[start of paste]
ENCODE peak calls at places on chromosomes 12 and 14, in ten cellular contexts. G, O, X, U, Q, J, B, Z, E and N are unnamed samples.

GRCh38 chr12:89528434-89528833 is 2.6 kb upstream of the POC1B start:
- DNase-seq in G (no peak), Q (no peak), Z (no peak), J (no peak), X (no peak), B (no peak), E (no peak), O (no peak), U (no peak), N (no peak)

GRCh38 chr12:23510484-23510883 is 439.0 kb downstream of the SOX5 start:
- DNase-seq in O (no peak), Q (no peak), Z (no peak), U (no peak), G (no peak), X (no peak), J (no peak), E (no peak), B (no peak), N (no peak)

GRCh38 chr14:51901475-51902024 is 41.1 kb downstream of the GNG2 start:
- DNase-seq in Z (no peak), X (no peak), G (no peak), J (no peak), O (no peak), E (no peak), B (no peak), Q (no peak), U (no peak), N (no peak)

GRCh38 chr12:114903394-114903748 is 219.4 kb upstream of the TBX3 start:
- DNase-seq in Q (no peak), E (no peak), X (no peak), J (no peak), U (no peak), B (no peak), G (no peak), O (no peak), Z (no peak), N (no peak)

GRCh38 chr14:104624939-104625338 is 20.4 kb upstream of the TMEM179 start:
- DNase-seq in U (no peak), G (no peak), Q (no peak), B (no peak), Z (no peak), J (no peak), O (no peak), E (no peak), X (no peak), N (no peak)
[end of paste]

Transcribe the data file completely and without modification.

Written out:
ENCODE peak calls at places on chromosomes 12 and 14, in ten cellular contexts. G, O, X, U, Q, J, B, Z, E and N are unnamed samples.

GRCh38 chr12:89528434-89528833 is 2.6 kb upstream of the POC1B start:
- DNase-seq in G (no peak), Q (no peak), Z (no peak), J (no peak), X (no peak), B (no peak), E (no peak), O (no peak), U (no peak), N (no peak)

GRCh38 chr12:23510484-23510883 is 439.0 kb downstream of the SOX5 start:
- DNase-seq in O (no peak), Q (no peak), Z (no peak), U (no peak), G (no peak), X (no peak), J (no peak), E (no peak), B (no peak), N (no peak)

GRCh38 chr14:51901475-51902024 is 41.1 kb downstream of the GNG2 start:
- DNase-seq in Z (no peak), X (no peak), G (no peak), J (no peak), O (no peak), E (no peak), B (no peak), Q (no peak), U (no peak), N (no peak)

GRCh38 chr12:114903394-114903748 is 219.4 kb upstream of the TBX3 start:
- DNase-seq in Q (no peak), E (no peak), X (no peak), J (no peak), U (no peak), B (no peak), G (no peak), O (no peak), Z (no peak), N (no peak)

GRCh38 chr14:104624939-104625338 is 20.4 kb upstream of the TMEM179 start:
- DNase-seq in U (no peak), G (no peak), Q (no peak), B (no peak), Z (no peak), J (no peak), O (no peak), E (no peak), X (no peak), N (no peak)